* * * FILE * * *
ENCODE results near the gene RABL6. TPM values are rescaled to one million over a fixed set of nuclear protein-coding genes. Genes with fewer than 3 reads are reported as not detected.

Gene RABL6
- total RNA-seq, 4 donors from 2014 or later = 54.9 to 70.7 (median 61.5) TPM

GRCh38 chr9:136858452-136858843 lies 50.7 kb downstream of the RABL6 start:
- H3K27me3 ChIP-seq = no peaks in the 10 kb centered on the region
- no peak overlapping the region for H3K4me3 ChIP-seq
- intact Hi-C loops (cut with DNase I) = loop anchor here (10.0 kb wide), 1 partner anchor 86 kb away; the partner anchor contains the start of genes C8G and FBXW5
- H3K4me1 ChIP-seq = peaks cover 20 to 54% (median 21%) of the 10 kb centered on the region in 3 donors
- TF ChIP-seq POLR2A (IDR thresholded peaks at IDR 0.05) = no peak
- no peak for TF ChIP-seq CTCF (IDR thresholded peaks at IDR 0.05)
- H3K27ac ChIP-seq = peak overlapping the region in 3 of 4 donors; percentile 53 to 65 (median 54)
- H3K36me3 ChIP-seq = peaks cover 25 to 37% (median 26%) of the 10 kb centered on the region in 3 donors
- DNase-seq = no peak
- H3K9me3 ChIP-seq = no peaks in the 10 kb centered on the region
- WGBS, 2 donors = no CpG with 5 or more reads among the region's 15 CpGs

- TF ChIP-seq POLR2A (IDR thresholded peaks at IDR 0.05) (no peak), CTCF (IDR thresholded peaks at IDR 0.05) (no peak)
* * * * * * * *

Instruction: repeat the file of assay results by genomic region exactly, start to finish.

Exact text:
ENCODE results near the gene RABL6. TPM values are rescaled to one million over a fixed set of nuclear protein-coding genes. Genes with fewer than 3 reads are reported as not detected.

Gene RABL6
- total RNA-seq, 4 donors from 2014 or later = 54.9 to 70.7 (median 61.5) TPM

GRCh38 chr9:136858452-136858843 lies 50.7 kb downstream of the RABL6 start:
- H3K27me3 ChIP-seq = no peaks in the 10 kb centered on the region
- no peak overlapping the region for H3K4me3 ChIP-seq
- intact Hi-C loops (cut with DNase I) = loop anchor here (10.0 kb wide), 1 partner anchor 86 kb away; the partner anchor contains the start of genes C8G and FBXW5
- H3K4me1 ChIP-seq = peaks cover 20 to 54% (median 21%) of the 10 kb centered on the region in 3 donors
- TF ChIP-seq POLR2A (IDR thresholded peaks at IDR 0.05) = no peak
- no peak for TF ChIP-seq CTCF (IDR thresholded peaks at IDR 0.05)
- H3K27ac ChIP-seq = peak overlapping the region in 3 of 4 donors; percentile 53 to 65 (median 54)
- H3K36me3 ChIP-seq = peaks cover 25 to 37% (median 26%) of the 10 kb centered on the region in 3 donors
- DNase-seq = no peak
- H3K9me3 ChIP-seq = no peaks in the 10 kb centered on the region
- WGBS, 2 donors = no CpG with 5 or more reads among the region's 15 CpGs

- TF ChIP-seq POLR2A (IDR thresholded peaks at IDR 0.05) (no peak), CTCF (IDR thresholded peaks at IDR 0.05) (no peak)